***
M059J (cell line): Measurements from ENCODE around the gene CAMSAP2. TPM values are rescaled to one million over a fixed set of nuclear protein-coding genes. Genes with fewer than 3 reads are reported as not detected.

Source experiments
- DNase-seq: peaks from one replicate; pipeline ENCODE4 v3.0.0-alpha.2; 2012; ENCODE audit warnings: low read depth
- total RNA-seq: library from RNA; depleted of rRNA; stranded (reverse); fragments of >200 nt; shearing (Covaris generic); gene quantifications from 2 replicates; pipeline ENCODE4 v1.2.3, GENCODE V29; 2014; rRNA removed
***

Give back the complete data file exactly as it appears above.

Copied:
M059J (cell line): Measurements from ENCODE around the gene CAMSAP2. TPM values are rescaled to one million over a fixed set of nuclear protein-coding genes. Genes with fewer than 3 reads are reported as not detected.

Source experiments
- DNase-seq: peaks from one replicate; pipeline ENCODE4 v3.0.0-alpha.2; 2012; ENCODE audit warnings: low read depth
- total RNA-seq: library from RNA; depleted of rRNA; stranded (reverse); fragments of >200 nt; shearing (Covaris generic); gene quantifications from 2 replicates; pipeline ENCODE4 v1.2.3, GENCODE V29; 2014; rRNA removed